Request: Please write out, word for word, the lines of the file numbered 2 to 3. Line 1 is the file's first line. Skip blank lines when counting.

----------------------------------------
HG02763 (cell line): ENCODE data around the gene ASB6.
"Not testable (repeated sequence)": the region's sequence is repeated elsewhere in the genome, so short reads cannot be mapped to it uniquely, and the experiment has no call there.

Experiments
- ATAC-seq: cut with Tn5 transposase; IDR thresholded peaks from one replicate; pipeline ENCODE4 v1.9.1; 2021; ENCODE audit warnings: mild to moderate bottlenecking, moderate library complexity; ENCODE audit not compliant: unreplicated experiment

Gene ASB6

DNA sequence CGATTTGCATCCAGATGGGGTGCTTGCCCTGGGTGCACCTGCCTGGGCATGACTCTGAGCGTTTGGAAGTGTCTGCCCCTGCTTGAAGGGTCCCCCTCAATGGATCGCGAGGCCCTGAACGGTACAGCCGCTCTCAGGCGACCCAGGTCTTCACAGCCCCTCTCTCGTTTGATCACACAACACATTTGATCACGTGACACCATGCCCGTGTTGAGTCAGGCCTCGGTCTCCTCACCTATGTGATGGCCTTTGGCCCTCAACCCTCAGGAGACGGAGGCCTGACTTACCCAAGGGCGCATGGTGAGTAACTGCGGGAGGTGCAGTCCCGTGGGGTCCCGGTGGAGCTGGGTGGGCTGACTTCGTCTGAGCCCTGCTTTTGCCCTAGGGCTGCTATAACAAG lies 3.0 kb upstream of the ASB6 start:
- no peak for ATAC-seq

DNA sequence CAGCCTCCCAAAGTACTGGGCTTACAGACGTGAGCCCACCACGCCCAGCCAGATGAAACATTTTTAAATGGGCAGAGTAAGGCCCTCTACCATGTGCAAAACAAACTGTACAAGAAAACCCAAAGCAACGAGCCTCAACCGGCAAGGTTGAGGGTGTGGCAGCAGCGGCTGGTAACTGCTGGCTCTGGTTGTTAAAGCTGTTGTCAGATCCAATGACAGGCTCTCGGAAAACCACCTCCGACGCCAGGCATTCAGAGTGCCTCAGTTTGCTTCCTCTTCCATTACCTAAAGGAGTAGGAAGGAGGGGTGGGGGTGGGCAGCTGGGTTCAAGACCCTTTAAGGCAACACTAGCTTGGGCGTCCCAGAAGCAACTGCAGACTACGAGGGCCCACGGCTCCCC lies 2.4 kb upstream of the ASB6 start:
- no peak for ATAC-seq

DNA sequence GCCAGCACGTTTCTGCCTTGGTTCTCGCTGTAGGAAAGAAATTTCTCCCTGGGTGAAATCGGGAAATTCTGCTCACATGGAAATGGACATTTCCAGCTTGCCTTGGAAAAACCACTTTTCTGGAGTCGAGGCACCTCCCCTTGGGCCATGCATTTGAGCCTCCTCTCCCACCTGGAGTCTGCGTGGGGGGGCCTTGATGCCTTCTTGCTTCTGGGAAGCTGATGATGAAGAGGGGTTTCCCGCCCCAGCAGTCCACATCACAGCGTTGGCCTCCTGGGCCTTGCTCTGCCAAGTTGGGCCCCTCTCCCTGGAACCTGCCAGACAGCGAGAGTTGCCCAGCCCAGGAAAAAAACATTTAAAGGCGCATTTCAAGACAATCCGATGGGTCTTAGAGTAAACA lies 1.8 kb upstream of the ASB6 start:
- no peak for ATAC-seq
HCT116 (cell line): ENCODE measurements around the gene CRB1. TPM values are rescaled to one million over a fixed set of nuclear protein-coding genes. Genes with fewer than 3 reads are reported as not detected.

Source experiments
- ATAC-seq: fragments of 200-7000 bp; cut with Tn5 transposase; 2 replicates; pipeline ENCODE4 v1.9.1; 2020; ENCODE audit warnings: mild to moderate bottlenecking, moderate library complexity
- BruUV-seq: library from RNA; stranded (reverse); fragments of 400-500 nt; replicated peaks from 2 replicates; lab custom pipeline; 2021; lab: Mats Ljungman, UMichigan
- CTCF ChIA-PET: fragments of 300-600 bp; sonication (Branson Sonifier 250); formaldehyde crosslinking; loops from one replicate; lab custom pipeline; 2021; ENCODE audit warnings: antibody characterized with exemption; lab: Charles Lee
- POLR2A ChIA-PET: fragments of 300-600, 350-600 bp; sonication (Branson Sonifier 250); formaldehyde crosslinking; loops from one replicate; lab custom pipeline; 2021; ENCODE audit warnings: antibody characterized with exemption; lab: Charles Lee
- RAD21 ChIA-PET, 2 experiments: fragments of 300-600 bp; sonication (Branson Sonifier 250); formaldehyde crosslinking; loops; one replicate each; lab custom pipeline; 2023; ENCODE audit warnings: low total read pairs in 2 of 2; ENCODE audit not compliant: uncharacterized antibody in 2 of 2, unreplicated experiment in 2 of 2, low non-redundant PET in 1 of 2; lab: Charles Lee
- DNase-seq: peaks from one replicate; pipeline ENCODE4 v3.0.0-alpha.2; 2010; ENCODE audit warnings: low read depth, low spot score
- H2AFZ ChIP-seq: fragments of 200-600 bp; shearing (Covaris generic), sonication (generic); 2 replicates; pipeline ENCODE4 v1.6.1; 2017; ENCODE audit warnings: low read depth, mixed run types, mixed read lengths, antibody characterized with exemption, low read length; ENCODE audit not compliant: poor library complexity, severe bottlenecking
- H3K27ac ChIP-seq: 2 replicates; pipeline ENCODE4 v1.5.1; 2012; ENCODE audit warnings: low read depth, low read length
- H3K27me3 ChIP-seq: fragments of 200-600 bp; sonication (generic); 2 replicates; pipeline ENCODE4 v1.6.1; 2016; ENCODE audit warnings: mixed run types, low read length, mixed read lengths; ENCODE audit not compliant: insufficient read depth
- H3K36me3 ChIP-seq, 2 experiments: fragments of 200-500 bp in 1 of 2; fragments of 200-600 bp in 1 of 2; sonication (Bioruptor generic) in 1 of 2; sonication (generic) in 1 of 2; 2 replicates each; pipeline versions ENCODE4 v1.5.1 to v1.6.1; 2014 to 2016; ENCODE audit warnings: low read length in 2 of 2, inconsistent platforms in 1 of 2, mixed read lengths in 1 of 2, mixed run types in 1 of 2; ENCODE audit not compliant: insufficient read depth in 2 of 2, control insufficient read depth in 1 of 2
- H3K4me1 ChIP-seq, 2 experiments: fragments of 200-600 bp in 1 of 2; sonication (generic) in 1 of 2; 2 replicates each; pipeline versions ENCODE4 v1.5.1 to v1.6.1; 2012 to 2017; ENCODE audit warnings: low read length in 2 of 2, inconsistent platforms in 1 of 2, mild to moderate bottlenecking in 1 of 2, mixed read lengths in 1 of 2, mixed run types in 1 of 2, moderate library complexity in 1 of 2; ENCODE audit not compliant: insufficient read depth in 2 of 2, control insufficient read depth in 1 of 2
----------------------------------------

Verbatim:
"Not testable (repeated sequence)": the region's sequence is repeated elsewhere in the genome, so short reads cannot be mapped to it uniquely, and the experiment has no call there.

Experiments